The special report is part of the National Climate Assessment, which presidents are required by law to conduct every four years. The assessment details the risks that climate change poses to the United States, so as to inform federal agencies and local policy makers as they prepare for droughts, rising sea levels and other effects. But presidents have historically had wide latitude in how to play the findings.
For Mr. Trump, that means deciding whether his message on the campaign trail will guide his actions as president. In a speech in South Carolina in December 2015, Mr. Trump criticized President Barack Obama for talking about climate change, suggesting strongly that he would take a different approach if elected.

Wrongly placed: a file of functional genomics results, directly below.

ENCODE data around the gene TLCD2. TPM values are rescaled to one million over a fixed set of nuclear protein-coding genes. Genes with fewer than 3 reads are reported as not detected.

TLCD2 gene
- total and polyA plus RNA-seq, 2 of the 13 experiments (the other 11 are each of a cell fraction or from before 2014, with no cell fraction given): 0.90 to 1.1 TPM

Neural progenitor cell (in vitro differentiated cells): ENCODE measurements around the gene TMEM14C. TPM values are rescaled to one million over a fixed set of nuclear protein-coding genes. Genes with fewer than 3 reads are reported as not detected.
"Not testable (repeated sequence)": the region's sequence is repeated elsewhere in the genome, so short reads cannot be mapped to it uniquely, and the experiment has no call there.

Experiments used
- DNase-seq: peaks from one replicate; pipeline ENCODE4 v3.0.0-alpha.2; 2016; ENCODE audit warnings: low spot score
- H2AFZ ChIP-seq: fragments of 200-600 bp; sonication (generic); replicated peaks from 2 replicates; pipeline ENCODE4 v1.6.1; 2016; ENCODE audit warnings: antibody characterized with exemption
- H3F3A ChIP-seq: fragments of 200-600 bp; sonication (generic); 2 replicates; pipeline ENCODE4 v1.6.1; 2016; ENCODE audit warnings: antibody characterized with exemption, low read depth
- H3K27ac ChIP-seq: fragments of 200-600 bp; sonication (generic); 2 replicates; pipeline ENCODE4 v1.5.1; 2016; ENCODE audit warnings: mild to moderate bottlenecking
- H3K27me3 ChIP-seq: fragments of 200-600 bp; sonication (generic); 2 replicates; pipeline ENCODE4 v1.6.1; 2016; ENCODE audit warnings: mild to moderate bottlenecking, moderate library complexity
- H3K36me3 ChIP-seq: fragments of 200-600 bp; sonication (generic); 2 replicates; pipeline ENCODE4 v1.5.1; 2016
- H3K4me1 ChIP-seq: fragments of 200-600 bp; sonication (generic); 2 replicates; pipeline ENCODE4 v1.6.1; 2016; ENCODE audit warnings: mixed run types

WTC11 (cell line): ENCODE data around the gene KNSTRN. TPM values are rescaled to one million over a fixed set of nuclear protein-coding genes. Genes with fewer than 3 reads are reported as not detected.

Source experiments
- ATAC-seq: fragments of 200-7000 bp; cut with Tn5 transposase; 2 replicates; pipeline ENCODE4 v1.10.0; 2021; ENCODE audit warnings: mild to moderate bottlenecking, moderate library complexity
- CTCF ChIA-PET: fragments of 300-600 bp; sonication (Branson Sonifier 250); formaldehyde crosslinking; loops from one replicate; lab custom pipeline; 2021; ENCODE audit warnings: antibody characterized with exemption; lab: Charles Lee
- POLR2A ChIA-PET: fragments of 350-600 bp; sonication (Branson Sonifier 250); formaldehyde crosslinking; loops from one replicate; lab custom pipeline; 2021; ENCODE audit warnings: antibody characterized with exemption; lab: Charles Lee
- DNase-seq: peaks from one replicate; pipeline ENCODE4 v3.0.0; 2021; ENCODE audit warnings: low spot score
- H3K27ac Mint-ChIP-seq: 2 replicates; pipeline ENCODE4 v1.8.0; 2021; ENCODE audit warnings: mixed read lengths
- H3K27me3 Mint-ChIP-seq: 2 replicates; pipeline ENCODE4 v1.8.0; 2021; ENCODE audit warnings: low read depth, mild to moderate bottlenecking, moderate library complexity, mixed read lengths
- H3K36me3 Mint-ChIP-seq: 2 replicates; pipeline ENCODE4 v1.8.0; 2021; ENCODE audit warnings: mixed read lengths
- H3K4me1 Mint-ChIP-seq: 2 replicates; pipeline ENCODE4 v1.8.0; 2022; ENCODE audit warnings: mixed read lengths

“A lot of it’s a hoax, it’s a hoax,” said Mr. Trump, then a Republican primary candidate. “I mean, it’s a moneymaking industry, O.K.? It’s a hoax, a lot of it.”
Since taking office, Mr. Trump and his advisers have argued that the global fight against climate change is a threat to the American economy. In his speech withdrawing from the Paris accord, the president said the agreement imposes “draconian financial and economic burdens” that are “unfair, at the highest level, to the United States.”
Mr. Trump could…